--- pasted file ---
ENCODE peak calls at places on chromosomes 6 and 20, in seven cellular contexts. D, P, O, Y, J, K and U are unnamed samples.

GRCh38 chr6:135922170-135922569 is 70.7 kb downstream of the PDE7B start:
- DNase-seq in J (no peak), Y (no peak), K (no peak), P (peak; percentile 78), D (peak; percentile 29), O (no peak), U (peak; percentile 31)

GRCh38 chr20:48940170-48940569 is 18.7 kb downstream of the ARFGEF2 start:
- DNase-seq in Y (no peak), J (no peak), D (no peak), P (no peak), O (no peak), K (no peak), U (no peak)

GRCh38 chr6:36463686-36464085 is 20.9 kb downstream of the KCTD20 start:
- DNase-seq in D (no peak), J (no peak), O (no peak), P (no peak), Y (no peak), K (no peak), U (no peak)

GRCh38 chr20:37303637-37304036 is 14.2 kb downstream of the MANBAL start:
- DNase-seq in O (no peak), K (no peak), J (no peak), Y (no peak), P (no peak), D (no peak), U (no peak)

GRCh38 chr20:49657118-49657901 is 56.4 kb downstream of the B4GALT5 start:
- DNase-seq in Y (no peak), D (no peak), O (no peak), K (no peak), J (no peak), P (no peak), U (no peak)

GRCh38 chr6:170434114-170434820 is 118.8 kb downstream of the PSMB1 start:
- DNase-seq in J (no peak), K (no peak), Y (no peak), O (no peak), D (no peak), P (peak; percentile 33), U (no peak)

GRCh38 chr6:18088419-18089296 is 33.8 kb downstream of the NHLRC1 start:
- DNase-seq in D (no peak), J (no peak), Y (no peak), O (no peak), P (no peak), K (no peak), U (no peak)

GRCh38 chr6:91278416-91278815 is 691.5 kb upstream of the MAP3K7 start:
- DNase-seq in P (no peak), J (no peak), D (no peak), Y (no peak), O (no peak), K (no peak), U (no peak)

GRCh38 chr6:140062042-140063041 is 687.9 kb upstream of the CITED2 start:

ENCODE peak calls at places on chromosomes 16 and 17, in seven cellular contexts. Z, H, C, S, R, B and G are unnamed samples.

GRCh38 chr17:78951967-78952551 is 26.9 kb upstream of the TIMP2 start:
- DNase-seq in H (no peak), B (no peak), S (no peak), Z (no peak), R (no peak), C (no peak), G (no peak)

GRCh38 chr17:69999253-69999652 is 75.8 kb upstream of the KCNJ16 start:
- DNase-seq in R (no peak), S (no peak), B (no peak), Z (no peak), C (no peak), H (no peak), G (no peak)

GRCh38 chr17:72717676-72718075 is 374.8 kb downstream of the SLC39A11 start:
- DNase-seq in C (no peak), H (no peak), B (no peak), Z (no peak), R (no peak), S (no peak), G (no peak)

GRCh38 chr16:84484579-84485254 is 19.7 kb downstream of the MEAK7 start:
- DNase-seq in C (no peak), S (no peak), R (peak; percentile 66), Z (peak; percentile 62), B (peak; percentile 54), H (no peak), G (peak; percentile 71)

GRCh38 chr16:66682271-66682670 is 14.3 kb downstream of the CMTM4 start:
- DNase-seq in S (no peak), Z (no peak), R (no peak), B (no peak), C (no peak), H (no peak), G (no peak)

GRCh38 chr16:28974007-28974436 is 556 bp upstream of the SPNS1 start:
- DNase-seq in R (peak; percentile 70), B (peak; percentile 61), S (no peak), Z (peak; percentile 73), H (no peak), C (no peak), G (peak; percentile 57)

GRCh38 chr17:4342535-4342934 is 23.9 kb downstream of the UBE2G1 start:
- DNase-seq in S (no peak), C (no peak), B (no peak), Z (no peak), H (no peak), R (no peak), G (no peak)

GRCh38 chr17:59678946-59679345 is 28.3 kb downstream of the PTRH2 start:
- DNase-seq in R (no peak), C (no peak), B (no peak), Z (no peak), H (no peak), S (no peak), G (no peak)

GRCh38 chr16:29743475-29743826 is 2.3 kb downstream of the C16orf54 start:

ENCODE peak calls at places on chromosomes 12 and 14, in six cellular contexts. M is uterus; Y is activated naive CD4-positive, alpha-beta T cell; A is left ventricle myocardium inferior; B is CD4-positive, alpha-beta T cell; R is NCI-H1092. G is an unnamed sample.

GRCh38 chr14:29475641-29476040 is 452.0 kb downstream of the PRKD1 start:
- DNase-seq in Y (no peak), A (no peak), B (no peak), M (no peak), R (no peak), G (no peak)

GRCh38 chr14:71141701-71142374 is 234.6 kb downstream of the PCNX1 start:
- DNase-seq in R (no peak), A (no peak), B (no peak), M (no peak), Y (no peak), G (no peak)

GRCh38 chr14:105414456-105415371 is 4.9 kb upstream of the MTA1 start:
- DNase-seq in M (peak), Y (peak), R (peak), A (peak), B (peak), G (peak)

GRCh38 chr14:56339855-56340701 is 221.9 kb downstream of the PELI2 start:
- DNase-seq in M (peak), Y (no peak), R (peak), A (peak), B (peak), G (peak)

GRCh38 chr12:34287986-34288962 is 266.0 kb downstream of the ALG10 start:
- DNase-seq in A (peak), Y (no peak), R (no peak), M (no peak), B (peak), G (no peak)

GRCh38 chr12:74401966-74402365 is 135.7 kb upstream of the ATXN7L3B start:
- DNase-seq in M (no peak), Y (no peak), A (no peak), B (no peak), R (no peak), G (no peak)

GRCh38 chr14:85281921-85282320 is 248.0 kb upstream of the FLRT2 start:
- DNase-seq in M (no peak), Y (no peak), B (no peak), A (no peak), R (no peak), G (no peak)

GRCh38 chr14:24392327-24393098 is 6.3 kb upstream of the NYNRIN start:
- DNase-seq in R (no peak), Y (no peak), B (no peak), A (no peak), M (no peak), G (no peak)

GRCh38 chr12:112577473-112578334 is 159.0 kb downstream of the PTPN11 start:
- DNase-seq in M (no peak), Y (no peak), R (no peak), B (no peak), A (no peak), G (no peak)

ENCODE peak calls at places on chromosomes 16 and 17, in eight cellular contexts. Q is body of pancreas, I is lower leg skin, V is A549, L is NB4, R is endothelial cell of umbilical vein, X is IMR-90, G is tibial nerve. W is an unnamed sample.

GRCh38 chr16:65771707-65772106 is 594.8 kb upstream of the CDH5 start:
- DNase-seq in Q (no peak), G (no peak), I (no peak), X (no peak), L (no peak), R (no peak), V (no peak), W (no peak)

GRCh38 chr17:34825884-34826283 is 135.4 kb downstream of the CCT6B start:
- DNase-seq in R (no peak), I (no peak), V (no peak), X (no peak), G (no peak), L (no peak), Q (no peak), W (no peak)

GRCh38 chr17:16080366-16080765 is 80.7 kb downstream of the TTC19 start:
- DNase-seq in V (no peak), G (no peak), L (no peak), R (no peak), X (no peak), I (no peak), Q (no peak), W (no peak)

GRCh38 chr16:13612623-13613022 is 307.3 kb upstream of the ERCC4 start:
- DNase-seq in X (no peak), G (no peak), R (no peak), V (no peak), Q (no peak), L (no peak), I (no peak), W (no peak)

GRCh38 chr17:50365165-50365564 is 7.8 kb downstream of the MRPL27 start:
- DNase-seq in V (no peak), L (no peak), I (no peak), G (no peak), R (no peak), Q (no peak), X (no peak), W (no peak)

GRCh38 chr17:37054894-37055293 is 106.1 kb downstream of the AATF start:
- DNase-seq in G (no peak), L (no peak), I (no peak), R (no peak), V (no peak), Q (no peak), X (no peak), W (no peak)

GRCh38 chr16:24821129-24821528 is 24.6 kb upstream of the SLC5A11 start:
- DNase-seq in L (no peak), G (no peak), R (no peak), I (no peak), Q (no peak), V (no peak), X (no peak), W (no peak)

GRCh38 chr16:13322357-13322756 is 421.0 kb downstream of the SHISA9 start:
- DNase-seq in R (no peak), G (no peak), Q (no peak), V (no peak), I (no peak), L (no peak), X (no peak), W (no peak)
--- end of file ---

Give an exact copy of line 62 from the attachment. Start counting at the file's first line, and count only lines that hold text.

- DNase-seq in V (no peak), G (no peak), L (no peak), R (no peak), X (no peak), I (no peak), Q (no peak), W (no peak)